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Expressive and explainable rule-based classification

Almutairi, M. K. (2022) Expressive and explainable rule-based classification. PhD thesis, University of Reading

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To link to this item DOI: 10.48683/1926.00114127


Classification rule learning produces expressive rules so that a human user can easily interpret the rationale behind the predictions of the generated model. Constructing a very accurate classification model may lead to overfitting, a common problem in data mining that causes a leaner to perform badly on test instances. Ensemble learning is a common way to address the problem of overfitting while improving the learner’s accuracy. The idea of ensemble classification is to construct various predictive base learners, and then, combine their predictions. This often goes at the expense of explainability of the predictive model learned, as the analyst is presented with many different classification models. Therefore, predictive learning models are required to be not only reliable and accurate, but also comprehensible to avoid the risk of irreversible misclassification, especially in critical applications such as medical diagnoses, financial analysis, terrorism detection, etc. The level of expressiveness of the individual base learners is one of the most important factors for improving the whole ensemble’s explainablility. Taking this into account, this research focuses on developing a predictive ensemble learner that maintains the expressive power of rule learning models while benefiting from the high predictive performance of ensemble learning. Measuring the expressiveness of a rule-based learner often depends on the complexity of its rule set. A rule set is considered more expressive when it produces fewer number of rules with less complex terms per rule. Also, rule learning approaches can abstain from classification when the algorithm is uncertain about a prediction, which contributes to increased explainablility in the model by ensuring the trustworthiness of the induced rule set. Abstaining is needed to prevent costly false classification. Nevertheless, classifying instances correctly is more desired than abstaining from it in most applications. Therefore, this thesis aims to answer the following raised research question: ‘is it possible to develop a predictive ensemble model, which exhibits a similar expressiveness as the predictive base learner while improving its accuracy and lowering its abstaining rate?’. To achieve that, this thesis makes a number of contributions towards rule induction algorithms in both single-based and ensemble-based systems. Three novel single predictive rule-based algorithms are developed, termed G-Prism-FB, G-Prism-DB, and G-Rules-IQR, where ‘G’ stands for Gaussian distribution. These algorithms are highly expressive on their own, that can be used to serve as the base learners of the ensemble. The results of empirical evaluation show that these algorithms produce expressive and more computationally efficient numeric rule terms compared with frequent discrete intervals. G-Rules-IQR learner, in particular, has shown to be superior in terms of expressiveness and accuracy compared with other rule-based learners. Therefore, it is utilised in this research as a base learning algorithm to induced multiple base classifiers for the ensemble systems. Furthermore, a novel framework for explainable rule-based ensemble algorithms called ReG-Rules (Ranked ensemble G-Rules) is presented. ReG-Rules incorporates three novel methods. First, a new ranking-based approach to rank the base classifiers, and then a selection method to find the best performing models. Second, a new rules merging algorithm to reduce the number of rules induced by each selected model without loss of rule coverage. Third, to reduce the overall number of rules presented to human analyst during the prediction stage, a decision committee of rules is built per classification attempt using a novel weighted voting combination method. Additionally, an extension of ReG-Rules learner termed CRC (Consolidated Rules Construction) is developed. CRC enhances the explainablility of ReG-Rules by generating rules that can be consolidated into a single global rule set and used directly in predictions without the need for a classification committee. The experimental studies show that comparred with the standalone classifier (G-Rues-IQR), ReG-Rules and CRC, are more accurate on all cases. Also, the ReG-Rules and CRC abstaining rates were almost zero on all cases, while the abstaining rate of G-Rules-IQR learner was above 10% in several cases.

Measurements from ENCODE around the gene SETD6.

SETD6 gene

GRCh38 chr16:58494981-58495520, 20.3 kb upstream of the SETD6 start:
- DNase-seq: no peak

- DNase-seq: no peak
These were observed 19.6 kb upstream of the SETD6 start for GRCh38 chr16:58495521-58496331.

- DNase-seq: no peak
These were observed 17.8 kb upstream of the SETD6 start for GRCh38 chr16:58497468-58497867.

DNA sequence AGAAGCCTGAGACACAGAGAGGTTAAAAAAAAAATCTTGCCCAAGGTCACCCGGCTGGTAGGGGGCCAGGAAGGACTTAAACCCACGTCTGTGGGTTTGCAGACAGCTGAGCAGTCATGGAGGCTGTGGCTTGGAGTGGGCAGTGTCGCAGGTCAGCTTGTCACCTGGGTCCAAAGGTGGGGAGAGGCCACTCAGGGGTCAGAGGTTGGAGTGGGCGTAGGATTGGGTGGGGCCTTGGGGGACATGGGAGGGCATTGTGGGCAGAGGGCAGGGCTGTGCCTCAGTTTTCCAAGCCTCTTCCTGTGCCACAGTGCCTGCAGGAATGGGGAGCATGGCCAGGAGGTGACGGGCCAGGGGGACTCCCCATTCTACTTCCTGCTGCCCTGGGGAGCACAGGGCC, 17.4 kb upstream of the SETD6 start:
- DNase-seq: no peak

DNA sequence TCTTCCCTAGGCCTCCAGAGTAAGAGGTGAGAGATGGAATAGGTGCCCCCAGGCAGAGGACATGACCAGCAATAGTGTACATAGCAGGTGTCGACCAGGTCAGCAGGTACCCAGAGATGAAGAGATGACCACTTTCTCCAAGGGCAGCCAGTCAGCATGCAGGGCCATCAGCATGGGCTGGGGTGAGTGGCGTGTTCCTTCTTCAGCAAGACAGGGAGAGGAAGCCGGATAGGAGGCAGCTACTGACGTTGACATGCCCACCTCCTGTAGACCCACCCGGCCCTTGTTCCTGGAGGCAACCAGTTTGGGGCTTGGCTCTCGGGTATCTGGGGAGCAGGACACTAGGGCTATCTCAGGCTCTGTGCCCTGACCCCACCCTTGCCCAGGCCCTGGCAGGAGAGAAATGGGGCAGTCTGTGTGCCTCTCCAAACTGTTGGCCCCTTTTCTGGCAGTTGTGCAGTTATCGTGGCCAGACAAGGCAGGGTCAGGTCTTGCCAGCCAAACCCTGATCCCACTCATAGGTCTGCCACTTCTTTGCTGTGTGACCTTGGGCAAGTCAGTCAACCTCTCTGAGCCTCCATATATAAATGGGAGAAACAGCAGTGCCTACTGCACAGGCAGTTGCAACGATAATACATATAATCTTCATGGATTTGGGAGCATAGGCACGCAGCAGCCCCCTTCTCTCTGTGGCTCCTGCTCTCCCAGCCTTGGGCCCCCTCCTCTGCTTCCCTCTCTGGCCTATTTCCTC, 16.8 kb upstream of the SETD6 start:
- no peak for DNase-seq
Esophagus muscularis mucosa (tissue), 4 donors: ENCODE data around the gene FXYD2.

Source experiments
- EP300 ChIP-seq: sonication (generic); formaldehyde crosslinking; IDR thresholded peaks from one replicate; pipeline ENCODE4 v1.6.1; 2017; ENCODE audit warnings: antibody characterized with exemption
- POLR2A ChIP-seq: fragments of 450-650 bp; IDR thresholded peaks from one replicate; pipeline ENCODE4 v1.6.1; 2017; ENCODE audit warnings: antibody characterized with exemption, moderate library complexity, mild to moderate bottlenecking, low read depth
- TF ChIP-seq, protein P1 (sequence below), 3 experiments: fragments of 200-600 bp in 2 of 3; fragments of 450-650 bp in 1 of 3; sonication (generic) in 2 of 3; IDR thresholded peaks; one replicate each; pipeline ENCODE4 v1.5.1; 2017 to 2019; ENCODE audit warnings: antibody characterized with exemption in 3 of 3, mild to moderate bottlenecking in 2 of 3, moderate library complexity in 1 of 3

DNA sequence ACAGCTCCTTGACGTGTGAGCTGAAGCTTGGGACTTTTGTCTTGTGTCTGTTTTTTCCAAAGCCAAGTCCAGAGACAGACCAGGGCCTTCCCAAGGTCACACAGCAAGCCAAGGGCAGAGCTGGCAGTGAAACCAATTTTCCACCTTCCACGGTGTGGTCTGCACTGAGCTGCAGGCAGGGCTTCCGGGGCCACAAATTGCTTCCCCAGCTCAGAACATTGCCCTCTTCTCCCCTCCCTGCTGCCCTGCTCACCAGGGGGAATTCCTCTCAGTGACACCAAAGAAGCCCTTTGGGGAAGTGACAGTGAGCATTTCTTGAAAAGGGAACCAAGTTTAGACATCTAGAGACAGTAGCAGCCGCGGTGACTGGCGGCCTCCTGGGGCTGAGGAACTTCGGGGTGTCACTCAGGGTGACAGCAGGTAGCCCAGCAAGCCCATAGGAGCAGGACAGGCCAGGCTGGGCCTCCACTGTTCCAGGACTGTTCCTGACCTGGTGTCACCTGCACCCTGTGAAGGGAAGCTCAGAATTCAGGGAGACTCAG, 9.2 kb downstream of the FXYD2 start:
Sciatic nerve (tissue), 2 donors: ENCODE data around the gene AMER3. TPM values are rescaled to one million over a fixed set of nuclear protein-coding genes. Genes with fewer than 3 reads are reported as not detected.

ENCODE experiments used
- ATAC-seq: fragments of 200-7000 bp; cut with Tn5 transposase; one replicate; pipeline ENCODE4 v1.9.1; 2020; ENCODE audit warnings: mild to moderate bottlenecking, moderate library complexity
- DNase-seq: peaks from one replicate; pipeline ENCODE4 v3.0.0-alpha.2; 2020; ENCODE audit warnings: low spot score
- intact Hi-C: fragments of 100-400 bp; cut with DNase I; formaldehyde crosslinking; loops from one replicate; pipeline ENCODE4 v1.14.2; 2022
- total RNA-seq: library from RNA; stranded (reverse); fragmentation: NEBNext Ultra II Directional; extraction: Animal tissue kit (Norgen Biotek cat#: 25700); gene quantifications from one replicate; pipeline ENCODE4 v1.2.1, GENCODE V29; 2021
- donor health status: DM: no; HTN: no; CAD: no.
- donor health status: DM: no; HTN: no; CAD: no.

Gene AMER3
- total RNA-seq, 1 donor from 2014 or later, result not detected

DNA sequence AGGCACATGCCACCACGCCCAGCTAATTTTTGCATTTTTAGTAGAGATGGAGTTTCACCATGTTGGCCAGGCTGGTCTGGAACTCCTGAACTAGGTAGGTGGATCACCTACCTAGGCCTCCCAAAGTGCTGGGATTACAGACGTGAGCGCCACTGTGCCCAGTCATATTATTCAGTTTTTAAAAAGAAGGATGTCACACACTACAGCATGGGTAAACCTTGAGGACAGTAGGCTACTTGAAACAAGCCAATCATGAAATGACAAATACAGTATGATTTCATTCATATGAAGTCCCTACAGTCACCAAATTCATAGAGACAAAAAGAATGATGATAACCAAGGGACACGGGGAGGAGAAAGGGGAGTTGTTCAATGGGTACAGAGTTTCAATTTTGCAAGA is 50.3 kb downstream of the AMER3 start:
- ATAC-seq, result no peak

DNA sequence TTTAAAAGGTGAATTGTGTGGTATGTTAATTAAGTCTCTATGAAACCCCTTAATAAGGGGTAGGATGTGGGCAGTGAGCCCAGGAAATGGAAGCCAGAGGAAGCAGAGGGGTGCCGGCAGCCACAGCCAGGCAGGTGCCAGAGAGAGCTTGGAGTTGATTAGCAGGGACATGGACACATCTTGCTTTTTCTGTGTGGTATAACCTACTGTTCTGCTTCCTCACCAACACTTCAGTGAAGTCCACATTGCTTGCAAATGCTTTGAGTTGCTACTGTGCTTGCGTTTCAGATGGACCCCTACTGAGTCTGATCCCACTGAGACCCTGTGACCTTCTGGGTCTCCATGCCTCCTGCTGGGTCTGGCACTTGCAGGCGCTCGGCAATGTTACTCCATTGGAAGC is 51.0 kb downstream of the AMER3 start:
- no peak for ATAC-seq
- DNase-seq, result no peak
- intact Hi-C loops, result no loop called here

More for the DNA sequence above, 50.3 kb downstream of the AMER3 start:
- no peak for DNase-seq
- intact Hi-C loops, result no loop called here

Item Type:Thesis (PhD)
Thesis Supervisor:Stahl, F.
Thesis/Report Department:School of Mathematical, Physical and Computational Sciences
Identification Number/DOI:
Divisions:Science > School of Mathematical, Physical and Computational Sciences > Department of Computer Science
ID Code:114127
Date on Title Page:November 2021


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